A great Olympic moment occurred not on the medal podium but on the sidelines as dejected snowboarder Shaun White failed to achieve his dream of capturing a third gold and earning a unique place in the history books.  In defeat, White exhibited courage, grace and class and demonstrated leadership communications at its best.

He could have blamed the halfpipe course and warm weather conditions for his inability to get enough speed to execute his spectacular moves that seem defy gravity.  But he did not, instead,  saying “it just wasn’t my night.” He owned up to his mistakes.

He could have scowled at the competition.  Instead, he warmly and genuinely embraced the winner.  He controlled his emotions.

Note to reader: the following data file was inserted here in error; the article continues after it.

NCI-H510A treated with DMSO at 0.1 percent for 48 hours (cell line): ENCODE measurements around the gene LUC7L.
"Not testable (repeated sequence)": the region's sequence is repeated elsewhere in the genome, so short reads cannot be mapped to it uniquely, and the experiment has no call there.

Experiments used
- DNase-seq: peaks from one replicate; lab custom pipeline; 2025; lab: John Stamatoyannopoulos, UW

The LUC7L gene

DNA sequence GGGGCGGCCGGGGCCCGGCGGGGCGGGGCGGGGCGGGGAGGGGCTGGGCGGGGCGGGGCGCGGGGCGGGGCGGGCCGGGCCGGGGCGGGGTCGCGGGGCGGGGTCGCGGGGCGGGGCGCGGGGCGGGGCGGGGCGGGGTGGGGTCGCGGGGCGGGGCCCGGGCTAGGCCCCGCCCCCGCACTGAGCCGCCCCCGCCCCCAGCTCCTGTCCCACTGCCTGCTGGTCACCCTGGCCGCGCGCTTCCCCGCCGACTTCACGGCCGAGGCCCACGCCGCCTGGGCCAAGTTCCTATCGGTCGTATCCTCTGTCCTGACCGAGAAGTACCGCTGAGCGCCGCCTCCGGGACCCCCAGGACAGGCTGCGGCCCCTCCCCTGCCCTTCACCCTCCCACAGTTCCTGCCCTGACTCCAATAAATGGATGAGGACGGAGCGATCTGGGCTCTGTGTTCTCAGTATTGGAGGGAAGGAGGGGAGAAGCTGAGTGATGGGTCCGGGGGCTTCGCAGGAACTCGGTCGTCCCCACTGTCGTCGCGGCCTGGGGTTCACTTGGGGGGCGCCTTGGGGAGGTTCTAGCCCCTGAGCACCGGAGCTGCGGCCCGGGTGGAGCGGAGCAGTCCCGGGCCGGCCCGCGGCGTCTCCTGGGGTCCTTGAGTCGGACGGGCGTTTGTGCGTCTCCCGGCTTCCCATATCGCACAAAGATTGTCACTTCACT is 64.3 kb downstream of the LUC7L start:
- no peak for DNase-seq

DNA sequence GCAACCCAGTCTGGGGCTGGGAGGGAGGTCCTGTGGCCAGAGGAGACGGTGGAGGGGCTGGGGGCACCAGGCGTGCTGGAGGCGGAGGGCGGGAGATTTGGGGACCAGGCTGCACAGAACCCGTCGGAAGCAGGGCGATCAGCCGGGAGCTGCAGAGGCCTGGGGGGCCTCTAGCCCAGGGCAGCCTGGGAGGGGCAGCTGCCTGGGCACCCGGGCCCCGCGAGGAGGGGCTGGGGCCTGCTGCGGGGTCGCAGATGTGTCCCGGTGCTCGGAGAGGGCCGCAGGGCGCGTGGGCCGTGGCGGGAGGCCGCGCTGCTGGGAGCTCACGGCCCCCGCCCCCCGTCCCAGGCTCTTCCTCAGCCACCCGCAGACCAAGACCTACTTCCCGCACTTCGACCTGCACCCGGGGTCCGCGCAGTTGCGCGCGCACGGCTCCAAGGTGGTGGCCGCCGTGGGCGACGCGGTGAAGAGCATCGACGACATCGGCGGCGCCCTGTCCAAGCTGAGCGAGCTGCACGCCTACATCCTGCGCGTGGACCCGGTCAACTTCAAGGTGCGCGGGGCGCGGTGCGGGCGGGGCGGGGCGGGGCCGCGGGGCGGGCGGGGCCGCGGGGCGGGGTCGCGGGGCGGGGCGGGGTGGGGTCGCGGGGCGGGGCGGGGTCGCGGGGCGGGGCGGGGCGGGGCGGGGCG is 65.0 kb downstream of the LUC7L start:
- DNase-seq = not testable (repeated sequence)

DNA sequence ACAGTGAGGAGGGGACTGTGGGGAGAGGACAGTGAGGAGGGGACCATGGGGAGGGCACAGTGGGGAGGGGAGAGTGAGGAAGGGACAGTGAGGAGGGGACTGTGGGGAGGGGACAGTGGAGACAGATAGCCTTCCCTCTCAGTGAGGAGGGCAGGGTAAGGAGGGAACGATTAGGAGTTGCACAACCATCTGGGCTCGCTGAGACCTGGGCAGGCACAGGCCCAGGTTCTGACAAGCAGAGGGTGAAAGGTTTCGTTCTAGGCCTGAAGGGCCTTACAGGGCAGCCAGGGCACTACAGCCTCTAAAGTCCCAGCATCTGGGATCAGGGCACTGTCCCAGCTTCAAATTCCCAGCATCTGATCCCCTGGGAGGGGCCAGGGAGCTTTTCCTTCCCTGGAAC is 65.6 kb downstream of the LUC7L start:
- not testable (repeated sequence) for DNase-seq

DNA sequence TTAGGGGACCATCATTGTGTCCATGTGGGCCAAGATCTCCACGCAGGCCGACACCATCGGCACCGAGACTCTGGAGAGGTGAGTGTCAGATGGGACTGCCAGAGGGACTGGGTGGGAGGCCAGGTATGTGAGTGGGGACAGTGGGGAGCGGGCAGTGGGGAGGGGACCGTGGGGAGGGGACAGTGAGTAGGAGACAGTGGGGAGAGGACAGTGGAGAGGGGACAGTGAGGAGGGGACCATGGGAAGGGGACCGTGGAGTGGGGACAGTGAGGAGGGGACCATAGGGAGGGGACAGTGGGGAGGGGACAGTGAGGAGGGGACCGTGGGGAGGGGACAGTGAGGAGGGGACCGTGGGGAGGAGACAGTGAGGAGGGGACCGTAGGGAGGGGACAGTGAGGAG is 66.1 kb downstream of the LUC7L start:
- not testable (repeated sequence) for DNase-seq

He could have stormed off and refused to talk to the media.  He did not.  He acknowledged his disappointment and then spoke of moving on and looking forward to the future.  He didn’t hide and he was honest.

It’s easy to be a hero when you win, but much harder when you lose, especially after so much hype.  After all, he was the one to beat.  Rather than look at him as falling short, we should admire him for standing tall.  Shaun, you may not be in the history books for three consecutive golds in the halfpipe but you are a model of excellence and sportsmanship for how gracefully you have dealt with disappointment.  And in the end, it is that skill that will carry you forward and will continue to enhance your brand.